There are enough cheesy catch-phrases, grandiose proclamations, and intense stare-downs in this film to satisfy any eight fans of the genre. “I’ve been at the mercy of men just following orders; no more”, “Well, I adapt to survive. So I guess that means I’m going with you.” “MUTANT AND PROUD.” Need I say more?

2) Special Effects
There are some seriously cool moments in this movie, FX-wise. Emma Frost’s diamond form (particularly the moment when it cracks). Any time Sebastian Shaw uses his powers. Darwin’s transformations. And of course, the flying submarine. Perhaps the coolest moment of all is when Hank McCoy’s feet are briefly made human then transformed from that surprisingly-still-hairy state to full Beast mode. It is a digital moment both impressive and grotesque, and it is awesome.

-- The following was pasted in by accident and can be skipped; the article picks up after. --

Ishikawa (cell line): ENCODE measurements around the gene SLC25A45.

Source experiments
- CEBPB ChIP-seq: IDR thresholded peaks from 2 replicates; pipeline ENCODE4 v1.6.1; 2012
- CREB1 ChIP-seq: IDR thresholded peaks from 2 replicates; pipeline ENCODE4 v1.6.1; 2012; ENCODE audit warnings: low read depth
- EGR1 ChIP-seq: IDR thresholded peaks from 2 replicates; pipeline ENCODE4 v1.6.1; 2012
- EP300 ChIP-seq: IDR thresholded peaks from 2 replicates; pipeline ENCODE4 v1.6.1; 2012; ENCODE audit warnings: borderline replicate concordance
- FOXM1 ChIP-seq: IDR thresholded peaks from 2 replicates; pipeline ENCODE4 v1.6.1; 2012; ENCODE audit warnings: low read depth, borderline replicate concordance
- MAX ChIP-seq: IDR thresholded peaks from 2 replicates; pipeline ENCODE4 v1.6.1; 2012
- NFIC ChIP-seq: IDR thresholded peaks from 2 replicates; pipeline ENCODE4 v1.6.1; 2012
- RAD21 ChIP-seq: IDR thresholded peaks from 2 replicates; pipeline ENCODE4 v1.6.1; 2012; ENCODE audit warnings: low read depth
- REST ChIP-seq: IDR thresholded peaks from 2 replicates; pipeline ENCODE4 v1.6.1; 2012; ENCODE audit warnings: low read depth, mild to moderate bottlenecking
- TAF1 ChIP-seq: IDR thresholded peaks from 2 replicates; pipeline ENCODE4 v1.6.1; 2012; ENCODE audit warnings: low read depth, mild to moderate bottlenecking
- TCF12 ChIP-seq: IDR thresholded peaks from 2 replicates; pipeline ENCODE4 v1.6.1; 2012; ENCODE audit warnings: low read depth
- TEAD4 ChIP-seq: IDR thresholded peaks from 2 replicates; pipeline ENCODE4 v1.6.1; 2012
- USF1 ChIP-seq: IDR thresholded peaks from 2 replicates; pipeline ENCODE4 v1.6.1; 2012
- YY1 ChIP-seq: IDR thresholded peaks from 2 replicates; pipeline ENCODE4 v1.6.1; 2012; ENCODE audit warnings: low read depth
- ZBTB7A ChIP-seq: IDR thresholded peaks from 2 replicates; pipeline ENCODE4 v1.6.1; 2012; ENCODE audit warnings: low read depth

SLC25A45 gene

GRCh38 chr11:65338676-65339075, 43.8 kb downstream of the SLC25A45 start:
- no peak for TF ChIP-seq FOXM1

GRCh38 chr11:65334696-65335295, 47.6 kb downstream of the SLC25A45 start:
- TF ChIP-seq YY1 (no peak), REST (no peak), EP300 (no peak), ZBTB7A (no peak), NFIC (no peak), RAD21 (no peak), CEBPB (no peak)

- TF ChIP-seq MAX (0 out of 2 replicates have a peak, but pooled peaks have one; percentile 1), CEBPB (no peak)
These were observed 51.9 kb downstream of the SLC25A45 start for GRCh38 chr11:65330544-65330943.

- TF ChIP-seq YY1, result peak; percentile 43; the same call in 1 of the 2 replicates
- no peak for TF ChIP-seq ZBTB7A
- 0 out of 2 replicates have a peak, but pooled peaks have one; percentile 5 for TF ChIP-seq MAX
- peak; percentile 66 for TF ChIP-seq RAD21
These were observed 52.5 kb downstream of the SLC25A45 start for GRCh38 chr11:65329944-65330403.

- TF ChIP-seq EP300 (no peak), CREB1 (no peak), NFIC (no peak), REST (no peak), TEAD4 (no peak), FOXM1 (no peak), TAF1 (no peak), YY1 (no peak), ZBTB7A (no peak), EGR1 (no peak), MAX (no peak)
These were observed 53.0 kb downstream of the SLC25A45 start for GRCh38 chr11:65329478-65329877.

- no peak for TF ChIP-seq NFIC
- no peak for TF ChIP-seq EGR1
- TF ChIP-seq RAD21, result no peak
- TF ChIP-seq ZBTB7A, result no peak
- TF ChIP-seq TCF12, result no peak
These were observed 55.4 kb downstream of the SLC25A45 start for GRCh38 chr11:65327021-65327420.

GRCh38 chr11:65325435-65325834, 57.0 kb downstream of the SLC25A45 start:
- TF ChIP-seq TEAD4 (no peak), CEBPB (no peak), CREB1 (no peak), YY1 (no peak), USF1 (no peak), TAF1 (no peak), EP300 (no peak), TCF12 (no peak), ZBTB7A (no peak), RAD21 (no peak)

3) Conclusion
First Class remains true to franchise form and delivers an ending that is technically a victory for the good guys but somehow feels ambiguous in spite of that. This narrative choice is probably the most ingenious element of the X-Men movies because that less-than-happy, semi-cliffhanger type ending is really the secret to assuring there will be an audience for a sequel. No matter how we feel about what has transpired in the current film, we want to see what happens in the next one.

How It Fails As An X-Men Film

1) Wolverine
Yes, I know it would be canonically incorrect to have Wolverine all over this movie. But can we just agree: a twenty-second cameo is not enough, no matter how hilarious.

2) Sentiment